In summary, the Guidelines are intended to address the fact that consumers across Europe have been presented with products which did not meet their expectations, primarily due to inherent flaws in both the design of the product itself and the manner in which it was sold. As a headline point, the Guidelines require firms to take a much more robust and thorough approach to product testing which will include undertaking stress-tests which take into account changes in the financial strength of the firm as well as reviews of how policy terms and conditions may impact the target audience. In addition, the Guidelines introduce some key elements for the collaboration between manufacturers and distributors emphasising the importance of strengthening the exchange of product related information.
For insurers and intermediaries who manufacture products for sale to the market, EIOPA requires clear product governance and oversight arrangements to be established, with defined objectives, which address the particular nature, scale and complexity of relevant products. These oversight and governance policies should be reviewed regularly and include a frequent analysis of target market, the skills of the employees who design the products, and detailed product performance monitoring. EIOPA suggests that monitoring should include a review of the expected claims ratio as well as the claims payment policy, or causes of complaints in determining whether to revise the offering. This analysis would allow firms to assess whether certain products are good value to customers and indicate whether the customers are getting a fair deal. Firms would also have to take into account whether products overlap with coverage already provided to customers. Terms and conditions should be reviewed to see if they meet the needs of the target audience and reviewed to ensure that that audience understands the policy terms and limitations.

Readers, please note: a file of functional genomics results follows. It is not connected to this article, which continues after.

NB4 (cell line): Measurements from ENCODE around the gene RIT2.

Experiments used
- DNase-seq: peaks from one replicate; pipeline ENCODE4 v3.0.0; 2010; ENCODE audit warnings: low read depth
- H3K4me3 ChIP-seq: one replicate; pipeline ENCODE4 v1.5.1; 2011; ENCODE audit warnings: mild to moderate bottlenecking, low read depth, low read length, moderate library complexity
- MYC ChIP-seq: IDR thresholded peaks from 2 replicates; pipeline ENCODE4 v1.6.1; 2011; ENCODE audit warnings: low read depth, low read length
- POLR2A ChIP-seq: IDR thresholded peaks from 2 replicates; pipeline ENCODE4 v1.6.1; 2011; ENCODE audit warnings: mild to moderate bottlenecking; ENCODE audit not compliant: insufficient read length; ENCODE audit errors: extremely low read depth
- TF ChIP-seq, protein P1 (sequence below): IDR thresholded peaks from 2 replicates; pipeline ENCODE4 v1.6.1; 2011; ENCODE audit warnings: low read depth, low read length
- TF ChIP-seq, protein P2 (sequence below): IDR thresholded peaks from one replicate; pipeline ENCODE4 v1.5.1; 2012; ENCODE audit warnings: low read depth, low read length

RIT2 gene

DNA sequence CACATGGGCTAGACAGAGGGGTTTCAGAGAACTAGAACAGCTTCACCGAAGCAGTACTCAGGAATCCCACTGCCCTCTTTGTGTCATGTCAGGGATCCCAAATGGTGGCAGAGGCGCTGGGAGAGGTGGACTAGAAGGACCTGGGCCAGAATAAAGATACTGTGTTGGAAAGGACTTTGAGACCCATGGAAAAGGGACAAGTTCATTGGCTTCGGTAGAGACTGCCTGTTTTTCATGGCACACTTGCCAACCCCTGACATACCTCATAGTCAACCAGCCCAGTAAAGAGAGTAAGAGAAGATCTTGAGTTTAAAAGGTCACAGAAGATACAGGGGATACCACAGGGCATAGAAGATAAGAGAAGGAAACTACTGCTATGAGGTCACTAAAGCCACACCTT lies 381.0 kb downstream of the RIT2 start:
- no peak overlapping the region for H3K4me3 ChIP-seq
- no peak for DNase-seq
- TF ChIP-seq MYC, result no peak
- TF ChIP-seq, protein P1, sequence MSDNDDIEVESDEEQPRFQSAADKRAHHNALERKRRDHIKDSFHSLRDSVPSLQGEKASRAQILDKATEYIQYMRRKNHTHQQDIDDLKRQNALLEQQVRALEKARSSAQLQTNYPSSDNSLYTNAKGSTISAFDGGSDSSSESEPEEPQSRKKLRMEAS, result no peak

The Guidelines for insurers and intermediaries who manufacture products for sale to customers have now been established as follows:
- Establishment of product governance and oversight arrangements.
- Objectives of the product governance and oversight arrangements.
- Role of the manufacturer’s administrative, management or supervisory body.
- Review of product governance and oversight arrangements.
- Target market.
- Skills, knowledge and expertise of personnel involved in designing the products.
- Product testing.
- Product monitoring.
- Remedial action.
- Distribution channels.
- Outsourcing of the product design.
- Documentation of product governance and oversight arrangements.
For insurance distributors, the emphasis is ensuring that there are comprehensive systems and controls around the distribution of the products including ensuring that there are clearly defined processes around the flow of product information between the manufacturer of the product and the distributor.
The draft Guidelines for insurance distributors who distribute products to customers are as follows:
- Establishment of product distribution arrangements.
- Objectives of the product distribution arrangements.
- Role of management.
- Obtaining all necessary information on the target market from the manufacturer.
- Obtaining all other necessary information on the product from the manufacturer.
- Distribution strategy.
- Regular review of product distribution arrangements.
- Provision of sale information to the manufacturer.
Responses are due on the draft Guidelines for insurance distributors by 29 January 2016.
While EIOPA plans to revisit the preparatory Guidelines once the deadline for the transposition of the IDD has passed to assess whether any revision is necessary, it is likely that the content will remain broadly the same. As such, insurers and insurance distributors will need to place product governance and oversight at the forefront of strategy going forward.